posted 20 Jul 2004 in Volume 7 Issue 10
Mikko Arevuo reviews Taxonomies: Frameworks for Corporate Knowledge by Jan Wyllie, in association with David Skyrme and Simon Lelic.
Taxonomies: Frameworks for Corporate Knowledge is the first report in the Knowledge Insight series published by Ark Group. The aim of the report series is to filter the plethora of material available on knowledge management and bring fresh insight and practical guidance for professionals involved in planning and implementing knowledge-management strategies.
Taxonomies are a critical, but often confusing, element of effective knowledge-management strategy and implementation. With the torrent of information available, we are drowning in the deluge. At the same time we are thirsting for information of real value. It is estimated that approximately 610 billion e-mails are sent annually and that internet traffic doubles every 100 days. We spend most of our time collecting and collating excessive quantities of information just in case it could be useful in helping us with decision making. We therefore spend more time in analysis paralysis than actually making decisions.
Taxonomies, which can be defined as sets of rules and principles to ensure consistent classification of data and information into ordered categories, attempt to address the problem of information overload. A good taxonomy will bring order and cohesiveness to information portals, thereby speeding up relevant information retrieval and improving business efficiency.
The reportís objectives are to explore and analyse the key methods of developing, implementing and maintaining corporate taxonomies. The report draws heavily on the experiences of knowledge-management practitioners and on material from Ark Groupís Real World Taxonomy conferences on the subject.
Taxonomies: Frameworks for Corporate Knowledge clearly defines and outlines the need for taxonomies and the benefits that can be derived by implementing them. The authors have structured the report well, introducing a systematic road map for organisations that may wish to commence taxonomy development as part of their knowledge-management strategy.
The confusion that surrounds taxonomies is often the result of the amount of overly technical material that has been published on the topic, littered with IT jargon and lacking clear definitions. This report solves this by proposing clear definitions in an extensive glossary and illustrating technical aspects using real-world solutions, through case studies from BBC, Ford, Siemens and Unilever, among others, as well as snippets from speakers from various Ark Group conferences. Furthermore, the report provides a good reference list of suppliers and solutions available in the taxonomy marketplace.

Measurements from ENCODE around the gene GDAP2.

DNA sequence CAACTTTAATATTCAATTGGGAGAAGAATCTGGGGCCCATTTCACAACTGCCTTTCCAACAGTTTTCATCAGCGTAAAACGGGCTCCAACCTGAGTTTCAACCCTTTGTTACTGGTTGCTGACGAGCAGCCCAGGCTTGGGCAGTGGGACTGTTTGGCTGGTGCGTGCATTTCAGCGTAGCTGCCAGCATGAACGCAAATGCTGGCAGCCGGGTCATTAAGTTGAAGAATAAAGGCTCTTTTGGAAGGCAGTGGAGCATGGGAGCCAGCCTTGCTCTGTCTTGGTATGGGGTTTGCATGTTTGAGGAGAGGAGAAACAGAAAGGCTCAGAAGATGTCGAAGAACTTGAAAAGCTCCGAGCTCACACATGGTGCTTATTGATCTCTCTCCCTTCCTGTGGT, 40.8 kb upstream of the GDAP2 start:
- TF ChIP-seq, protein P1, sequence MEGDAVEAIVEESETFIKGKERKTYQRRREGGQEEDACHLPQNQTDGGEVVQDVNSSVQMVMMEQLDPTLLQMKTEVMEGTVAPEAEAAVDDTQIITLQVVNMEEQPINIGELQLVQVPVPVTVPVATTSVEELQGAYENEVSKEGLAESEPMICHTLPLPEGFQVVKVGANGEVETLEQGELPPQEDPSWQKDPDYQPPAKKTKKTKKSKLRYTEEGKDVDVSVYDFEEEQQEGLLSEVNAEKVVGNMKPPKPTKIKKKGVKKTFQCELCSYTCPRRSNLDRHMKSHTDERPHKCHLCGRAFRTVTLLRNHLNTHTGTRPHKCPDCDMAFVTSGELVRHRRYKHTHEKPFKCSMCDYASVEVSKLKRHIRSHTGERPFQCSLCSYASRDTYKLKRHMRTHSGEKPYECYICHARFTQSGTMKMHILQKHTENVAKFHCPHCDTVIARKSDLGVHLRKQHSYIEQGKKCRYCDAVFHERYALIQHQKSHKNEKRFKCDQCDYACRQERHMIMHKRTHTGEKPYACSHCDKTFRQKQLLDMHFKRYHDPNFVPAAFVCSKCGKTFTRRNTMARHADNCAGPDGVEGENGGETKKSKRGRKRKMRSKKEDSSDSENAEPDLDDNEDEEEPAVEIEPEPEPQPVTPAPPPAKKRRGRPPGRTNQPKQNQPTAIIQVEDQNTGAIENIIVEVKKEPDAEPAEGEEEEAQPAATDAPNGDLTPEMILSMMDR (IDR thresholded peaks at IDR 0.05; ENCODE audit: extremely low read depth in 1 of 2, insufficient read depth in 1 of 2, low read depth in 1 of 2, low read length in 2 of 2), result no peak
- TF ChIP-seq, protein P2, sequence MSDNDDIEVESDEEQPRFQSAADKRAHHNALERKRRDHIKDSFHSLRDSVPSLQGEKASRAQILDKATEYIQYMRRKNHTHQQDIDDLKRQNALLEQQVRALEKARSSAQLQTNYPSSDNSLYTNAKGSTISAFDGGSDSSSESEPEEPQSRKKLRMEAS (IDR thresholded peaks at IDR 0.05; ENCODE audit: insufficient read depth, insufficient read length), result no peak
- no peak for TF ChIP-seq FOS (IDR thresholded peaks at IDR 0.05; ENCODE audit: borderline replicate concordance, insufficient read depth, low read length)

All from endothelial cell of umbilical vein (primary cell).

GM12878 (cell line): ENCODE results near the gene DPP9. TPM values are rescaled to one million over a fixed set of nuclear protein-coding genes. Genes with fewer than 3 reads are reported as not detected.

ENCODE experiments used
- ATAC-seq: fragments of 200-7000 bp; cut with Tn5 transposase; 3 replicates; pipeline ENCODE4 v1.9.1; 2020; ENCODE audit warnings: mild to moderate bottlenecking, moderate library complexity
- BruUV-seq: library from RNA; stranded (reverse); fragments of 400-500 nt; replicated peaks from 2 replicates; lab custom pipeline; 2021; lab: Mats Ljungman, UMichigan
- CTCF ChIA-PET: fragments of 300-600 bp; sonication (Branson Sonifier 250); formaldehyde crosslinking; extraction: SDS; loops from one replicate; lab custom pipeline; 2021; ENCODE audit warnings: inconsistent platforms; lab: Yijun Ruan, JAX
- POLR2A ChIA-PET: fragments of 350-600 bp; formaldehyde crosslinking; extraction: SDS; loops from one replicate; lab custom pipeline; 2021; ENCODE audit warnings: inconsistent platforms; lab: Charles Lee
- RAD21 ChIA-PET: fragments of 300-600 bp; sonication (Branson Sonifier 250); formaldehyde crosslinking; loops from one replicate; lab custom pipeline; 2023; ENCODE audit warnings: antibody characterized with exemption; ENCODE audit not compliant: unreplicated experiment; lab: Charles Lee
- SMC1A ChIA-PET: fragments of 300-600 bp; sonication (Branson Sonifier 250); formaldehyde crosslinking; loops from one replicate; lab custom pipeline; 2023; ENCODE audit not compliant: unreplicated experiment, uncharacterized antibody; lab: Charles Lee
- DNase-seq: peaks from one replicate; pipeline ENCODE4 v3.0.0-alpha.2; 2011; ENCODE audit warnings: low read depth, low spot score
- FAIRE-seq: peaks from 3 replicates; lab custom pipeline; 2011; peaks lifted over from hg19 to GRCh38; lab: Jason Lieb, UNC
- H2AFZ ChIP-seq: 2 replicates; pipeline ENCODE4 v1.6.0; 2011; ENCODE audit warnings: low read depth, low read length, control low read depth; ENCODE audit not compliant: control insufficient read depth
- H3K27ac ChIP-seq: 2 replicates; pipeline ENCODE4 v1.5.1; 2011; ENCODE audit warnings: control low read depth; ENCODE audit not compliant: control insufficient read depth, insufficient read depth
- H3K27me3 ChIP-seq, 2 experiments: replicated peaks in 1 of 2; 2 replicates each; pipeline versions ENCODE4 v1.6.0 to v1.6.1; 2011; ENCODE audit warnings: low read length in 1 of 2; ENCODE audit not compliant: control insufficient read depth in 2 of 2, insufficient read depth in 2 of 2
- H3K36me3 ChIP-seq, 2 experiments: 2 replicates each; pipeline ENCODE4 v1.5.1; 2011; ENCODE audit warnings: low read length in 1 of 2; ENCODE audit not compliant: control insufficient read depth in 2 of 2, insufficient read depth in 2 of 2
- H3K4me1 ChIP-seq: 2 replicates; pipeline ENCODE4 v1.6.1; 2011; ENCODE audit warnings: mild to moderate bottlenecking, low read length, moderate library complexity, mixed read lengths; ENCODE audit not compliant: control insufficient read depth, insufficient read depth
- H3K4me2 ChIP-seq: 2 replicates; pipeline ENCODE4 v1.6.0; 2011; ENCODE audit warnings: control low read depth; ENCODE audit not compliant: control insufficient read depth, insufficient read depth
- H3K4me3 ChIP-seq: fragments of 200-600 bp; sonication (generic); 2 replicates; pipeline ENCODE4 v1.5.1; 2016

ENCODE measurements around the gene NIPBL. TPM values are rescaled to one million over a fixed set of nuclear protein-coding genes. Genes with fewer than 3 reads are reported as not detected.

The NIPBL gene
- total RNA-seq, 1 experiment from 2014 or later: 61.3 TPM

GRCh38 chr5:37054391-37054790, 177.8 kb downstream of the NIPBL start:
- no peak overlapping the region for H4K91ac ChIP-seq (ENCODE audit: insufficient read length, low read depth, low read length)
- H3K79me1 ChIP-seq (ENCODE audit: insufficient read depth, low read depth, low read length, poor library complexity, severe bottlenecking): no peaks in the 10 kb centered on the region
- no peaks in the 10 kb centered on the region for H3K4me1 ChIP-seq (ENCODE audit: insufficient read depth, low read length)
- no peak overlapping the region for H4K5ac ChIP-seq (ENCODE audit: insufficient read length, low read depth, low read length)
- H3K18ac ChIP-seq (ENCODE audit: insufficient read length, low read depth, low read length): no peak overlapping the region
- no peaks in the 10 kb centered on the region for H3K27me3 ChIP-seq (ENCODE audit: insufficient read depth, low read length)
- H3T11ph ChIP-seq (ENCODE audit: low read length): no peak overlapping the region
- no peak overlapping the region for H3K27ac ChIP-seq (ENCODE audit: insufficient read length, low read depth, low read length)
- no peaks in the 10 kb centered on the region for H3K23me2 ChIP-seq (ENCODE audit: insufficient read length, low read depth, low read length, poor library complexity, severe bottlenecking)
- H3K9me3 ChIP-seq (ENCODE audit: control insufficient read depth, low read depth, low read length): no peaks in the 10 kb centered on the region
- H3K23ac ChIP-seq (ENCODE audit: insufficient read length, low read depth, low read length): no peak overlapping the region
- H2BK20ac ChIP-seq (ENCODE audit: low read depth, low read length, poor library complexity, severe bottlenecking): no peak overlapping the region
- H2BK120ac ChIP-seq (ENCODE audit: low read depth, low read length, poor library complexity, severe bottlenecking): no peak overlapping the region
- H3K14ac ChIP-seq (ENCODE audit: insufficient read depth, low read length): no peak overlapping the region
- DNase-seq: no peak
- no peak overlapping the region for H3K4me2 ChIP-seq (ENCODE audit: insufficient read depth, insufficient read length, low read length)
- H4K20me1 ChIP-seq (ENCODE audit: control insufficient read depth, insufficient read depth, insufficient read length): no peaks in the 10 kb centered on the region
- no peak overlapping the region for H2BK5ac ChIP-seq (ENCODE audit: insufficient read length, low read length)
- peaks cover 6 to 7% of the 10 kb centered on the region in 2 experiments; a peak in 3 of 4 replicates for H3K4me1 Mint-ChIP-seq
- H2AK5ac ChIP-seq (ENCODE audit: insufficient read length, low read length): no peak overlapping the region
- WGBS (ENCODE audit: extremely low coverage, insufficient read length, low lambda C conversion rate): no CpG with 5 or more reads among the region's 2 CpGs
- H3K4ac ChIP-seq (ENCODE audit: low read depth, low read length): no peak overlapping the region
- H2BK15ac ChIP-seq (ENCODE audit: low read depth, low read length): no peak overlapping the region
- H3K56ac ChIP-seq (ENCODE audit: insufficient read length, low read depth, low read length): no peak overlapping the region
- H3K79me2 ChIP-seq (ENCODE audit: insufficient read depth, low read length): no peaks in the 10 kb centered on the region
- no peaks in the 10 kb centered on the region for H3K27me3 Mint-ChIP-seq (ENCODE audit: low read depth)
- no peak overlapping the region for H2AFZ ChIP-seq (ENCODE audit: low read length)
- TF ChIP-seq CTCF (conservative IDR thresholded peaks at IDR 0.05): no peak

Personally, I feel that the greatest danger to any organisationís knowledge-management initiative is being swept away by the tidal wave of technology. All knowledge-management paradigms and processes begin and end with people. The reportís approach to taxonomy development is clear in that technical systems do not create taxonomies; people do, by using e-technologies as tools to create more efficient systems for the management of knowledge. In fact, any taxonomy initiative should start by demystifying the technology hype and focus on understanding knowledge as an organisational core competence that needs to be managed. Any knowledge-management initiative that is not properly planned and implemented in consultation with users, and in an environment that does not encourage and reward knowledge sharing, is bound to fail, regardless of the size of technology investment.
The reader is expected to have a good appreciation of knowledge management as a strategic orientation. I was therefore surprised that Ark Group decided to launch the Knowledge Insight series with this specialised title.
Taxonomy development is a hot topic, but one should not dive into Taxonomies: Frameworks for Corporate Knowledge as an introduction to knowledge management. To do so could well be counterproductive, as the report assumes that the reader is well versed in understanding the role that knowledge plays in todayís competitive environment, and the various strategic knowledge-management orientations available to companies, depending on the type of knowledge content of their products and services. Therefore, the report is a must read for knowledge-articulate senior managers and practitioners who are seeking a better understanding of the interface between business strategy and the role of IT in knowledge-strategy implementation.
Taxonomies: Frameworks for Corporate Knowledge is a well written and well designed text on a very important topic. It greatly demystifies the hype surrounding taxonomy tools and offers the reader a clear, well structured path for taxonomy development. The report draws on an enviable source of insight by bringing together examples of the experiences of key practitioners. The report makes a great contribution to the field of knowledge management by offering well thought-out definitions to complex technical and relational concepts.
Title: Taxonomies: Frameworks for Corporate Knowledge
Authors: Jan Wyllie
Publishers: Ark Group, 2003
Mikko Arevuo, managing director, Delta Strategies & visiting lecturer, London South Bank University